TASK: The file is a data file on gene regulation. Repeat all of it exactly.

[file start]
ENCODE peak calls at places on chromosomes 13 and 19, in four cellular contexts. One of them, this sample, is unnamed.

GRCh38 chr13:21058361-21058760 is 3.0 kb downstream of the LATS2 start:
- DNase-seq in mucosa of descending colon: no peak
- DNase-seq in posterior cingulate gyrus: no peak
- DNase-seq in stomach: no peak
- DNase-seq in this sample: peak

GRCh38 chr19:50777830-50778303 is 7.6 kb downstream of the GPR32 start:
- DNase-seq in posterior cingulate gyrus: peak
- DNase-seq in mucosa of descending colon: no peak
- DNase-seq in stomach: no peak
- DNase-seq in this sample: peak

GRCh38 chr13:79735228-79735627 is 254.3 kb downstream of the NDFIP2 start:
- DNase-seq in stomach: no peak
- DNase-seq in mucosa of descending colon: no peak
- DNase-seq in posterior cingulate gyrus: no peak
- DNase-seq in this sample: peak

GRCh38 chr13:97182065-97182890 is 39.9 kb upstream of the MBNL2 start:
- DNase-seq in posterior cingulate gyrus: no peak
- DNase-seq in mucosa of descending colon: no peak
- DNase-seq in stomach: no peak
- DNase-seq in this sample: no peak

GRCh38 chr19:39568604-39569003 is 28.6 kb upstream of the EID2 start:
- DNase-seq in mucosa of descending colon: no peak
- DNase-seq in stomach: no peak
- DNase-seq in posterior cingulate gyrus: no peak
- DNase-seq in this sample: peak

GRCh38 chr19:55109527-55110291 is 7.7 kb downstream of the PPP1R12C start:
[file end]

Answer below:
ENCODE peak calls at places on chromosomes 13 and 19, in four cellular contexts. One of them, this sample, is unnamed.

GRCh38 chr13:21058361-21058760 is 3.0 kb downstream of the LATS2 start:
- DNase-seq in mucosa of descending colon: no peak
- DNase-seq in posterior cingulate gyrus: no peak
- DNase-seq in stomach: no peak
- DNase-seq in this sample: peak

GRCh38 chr19:50777830-50778303 is 7.6 kb downstream of the GPR32 start:
- DNase-seq in posterior cingulate gyrus: peak
- DNase-seq in mucosa of descending colon: no peak
- DNase-seq in stomach: no peak
- DNase-seq in this sample: peak

GRCh38 chr13:79735228-79735627 is 254.3 kb downstream of the NDFIP2 start:
- DNase-seq in stomach: no peak
- DNase-seq in mucosa of descending colon: no peak
- DNase-seq in posterior cingulate gyrus: no peak
- DNase-seq in this sample: peak

GRCh38 chr13:97182065-97182890 is 39.9 kb upstream of the MBNL2 start:
- DNase-seq in posterior cingulate gyrus: no peak
- DNase-seq in mucosa of descending colon: no peak
- DNase-seq in stomach: no peak
- DNase-seq in this sample: no peak

GRCh38 chr19:39568604-39569003 is 28.6 kb upstream of the EID2 start:
- DNase-seq in mucosa of descending colon: no peak
- DNase-seq in stomach: no peak
- DNase-seq in posterior cingulate gyrus: no peak
- DNase-seq in this sample: peak

GRCh38 chr19:55109527-55110291 is 7.7 kb downstream of the PPP1R12C start: